$29.9 million bond needed because of growth, Tatum ISD panel says
Jan. 10, 2012 at 11 p.m.
TATUM - The Tatum ISD bond committee has recommended the district's trustees call a $29.9 million May bond election at their February board meeting, Superintendent Dee Hartt said Tuesday.
The crux of the bond package is an $18.3 million three-grade elementary school. The bond committee recommended the new school to meet growth needs at Tatum Primary School and Tatum Elementary School. The district owns 23 acres on Texas 149 between Lil Eagles Preschool & Daycare and the Tatum city limits where the campus would be built.
Tatum ISD's enrollment has grown 4.5 percent in the past five years with Tatum Elementary School experiencing a 47 percent student enrollment increase since 2005-06, according to district records. As student enrollment has increased, capacity at the primary, elementary and high schools has been eclipsed or will be eclipsed with continued enrollment.
"We're growing at such a rate that we have no more elbow room," said Tatum Elementary School Principal Jennifer Malone.
Since 2000, Tatum has held five successful bond elections totaling $42 million. Of that, $34 million was paid without a tax rate increase, Hartt said. The $8 million 2004 bond increased the tax rate by $0.10. The bonds have passed at a rate of 84 percent to 16 percent, Hartt said.
Because Tatum ISD is considered "property wealthy" by the state, it is subject to making recapture payments to the state. Bond indebtedness, however, is not subject to Texas Education Agency recapture under the state's share-the-wealth funding plan. Therefore, if the district calls bond elections, it is able to keep money locally.
"Tatum ISD has avoided $52 million in recapture payments during the lifetime of these bonds," Hartt said.
The school board appointed the 2012 bond committee because the 2008 bond will be paid off next school year, enrollment projections will place multiple campuses at capacity and it allows the district to maximize state funding and avoid property wealthy recapture payments, Hartt said.
Tatum Elementary School houses about 350 fourth- through sixth-graders. Malone said the school has no rooms available for more classes, except for a gifted and talented classroom that it could take away. However, after that, school space will be maxed out, she said.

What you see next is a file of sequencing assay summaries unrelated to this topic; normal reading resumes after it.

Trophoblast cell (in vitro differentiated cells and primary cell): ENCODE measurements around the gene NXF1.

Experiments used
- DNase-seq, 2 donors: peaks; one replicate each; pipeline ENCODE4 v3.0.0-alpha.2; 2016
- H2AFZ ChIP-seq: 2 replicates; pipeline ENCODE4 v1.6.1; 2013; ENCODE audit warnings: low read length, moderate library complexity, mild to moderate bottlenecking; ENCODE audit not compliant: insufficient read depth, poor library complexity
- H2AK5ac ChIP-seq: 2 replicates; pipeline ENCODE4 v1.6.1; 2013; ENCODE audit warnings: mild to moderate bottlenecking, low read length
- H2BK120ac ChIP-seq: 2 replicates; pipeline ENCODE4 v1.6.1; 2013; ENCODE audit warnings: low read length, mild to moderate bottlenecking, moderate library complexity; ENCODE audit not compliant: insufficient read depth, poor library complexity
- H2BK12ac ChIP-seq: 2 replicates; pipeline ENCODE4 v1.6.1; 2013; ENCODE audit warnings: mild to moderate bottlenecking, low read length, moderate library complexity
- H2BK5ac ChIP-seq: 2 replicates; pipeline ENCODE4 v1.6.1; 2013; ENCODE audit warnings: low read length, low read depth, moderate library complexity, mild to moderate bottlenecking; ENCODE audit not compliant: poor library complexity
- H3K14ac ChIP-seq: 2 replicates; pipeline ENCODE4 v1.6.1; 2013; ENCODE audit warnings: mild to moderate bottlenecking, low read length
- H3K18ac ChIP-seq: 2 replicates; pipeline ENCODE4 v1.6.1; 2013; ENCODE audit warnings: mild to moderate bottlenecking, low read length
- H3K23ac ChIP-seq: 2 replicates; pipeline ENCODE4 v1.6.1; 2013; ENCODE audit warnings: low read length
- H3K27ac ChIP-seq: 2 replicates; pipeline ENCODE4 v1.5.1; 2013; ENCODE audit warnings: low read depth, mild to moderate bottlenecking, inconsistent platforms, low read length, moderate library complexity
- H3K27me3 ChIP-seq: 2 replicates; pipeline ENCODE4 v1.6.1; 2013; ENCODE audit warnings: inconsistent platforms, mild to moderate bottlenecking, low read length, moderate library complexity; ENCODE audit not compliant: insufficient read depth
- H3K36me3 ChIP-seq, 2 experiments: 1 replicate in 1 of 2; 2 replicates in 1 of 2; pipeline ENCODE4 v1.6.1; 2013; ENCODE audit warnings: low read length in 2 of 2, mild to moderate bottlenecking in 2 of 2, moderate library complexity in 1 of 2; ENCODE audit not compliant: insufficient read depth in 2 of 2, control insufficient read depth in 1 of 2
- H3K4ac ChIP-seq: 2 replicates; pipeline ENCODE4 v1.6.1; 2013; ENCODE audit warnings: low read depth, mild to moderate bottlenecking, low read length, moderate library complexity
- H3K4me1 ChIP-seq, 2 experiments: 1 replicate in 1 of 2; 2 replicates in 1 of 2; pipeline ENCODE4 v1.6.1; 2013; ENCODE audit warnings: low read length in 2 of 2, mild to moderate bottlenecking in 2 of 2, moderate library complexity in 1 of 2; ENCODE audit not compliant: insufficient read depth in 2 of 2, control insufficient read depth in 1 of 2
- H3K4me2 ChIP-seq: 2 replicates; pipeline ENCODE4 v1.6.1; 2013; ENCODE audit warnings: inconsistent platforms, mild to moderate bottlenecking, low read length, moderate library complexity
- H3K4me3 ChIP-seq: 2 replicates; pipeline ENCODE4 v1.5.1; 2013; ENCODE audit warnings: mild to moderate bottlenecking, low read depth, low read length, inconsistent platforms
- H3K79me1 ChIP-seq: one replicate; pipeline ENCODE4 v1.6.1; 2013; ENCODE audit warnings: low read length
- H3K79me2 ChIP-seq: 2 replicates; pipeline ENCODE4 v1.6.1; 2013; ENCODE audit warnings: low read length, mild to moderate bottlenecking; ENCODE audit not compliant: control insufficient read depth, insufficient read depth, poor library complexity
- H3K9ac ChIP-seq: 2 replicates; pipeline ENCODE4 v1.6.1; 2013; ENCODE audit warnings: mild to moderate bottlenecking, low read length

With more than 500 students, Tatum Primary School also is at its capacity. That campus houses prekindergarten through third grades. The bond package calls for a third through fifth grade elementary school, removing one grade level from the primary school to give it more room. Sixth grade would be housed at Tatum Middle School, which shares some facilities such as its cafeteria with Tatum Elementary School.
The bond package proposed by the committee includes cafeteria upgrades and career and technology education upgrades at the middle school. The district is looking to expand its career and technology course offerings from the high school down to the younger grades, said Middle School Principal Drenon Fite. The campus offers shop and has a computer graphics program.
"With the upgrades, we will be able to offer more classes and programs," he said.
As for the cafeteria, Fite said the upgrades will include expanding the cafeteria to make it bigger and updating the equipment.
"Right now the main issue is overcrowding," he said. The elementary and middle schools have to coordinate with each other when their respective students can go to lunch. The room is also used for community meetings, and Fite said it will allow for more room for the public.
Other items included in the proposed bond package include classrooms, band hall and ag complex additions, as well as career technology upgrades at the high school; a driveway extension and parking spaces at the primary school; more parking at the community park; as well as technology and transportation upgrades.
Because of a pending lawsuit that Luminant-Martin Lake has filed against the Rusk County Appraisal District protesting its 2011 property value, the district calculated its tax rate at the certified values and the value rendered by Luminant, Hartt said.
Financed for 20 years, the $29.9 million would increase the $1.04 tax rate by 10.31 cents per $100 valuation using the appraisal district's certified values. That would be an increase of about $60 per year on the average tax bill. Using the Luminant values, the tax rate would increase by 18.44 cents per $100 valuation, or about $108 per year on the average tax bill.
"Once the Martin Lake dispute is settled, the tax rate increase will fall somewhere between these numbers, and is estimated to be closer to the certified values," Hartt said.
"In reviewing school district tax rates from a four-county area, Tatum ISD's tax rate is the lowest of all districts with interest and sinking (debt) levies and would remain in the middle even using the undisputed values."
The school board is expected to officially call the bond election at its February board meeting. Early voting begins April 30 and ends on May 8, Hartt said. Election day is May 12.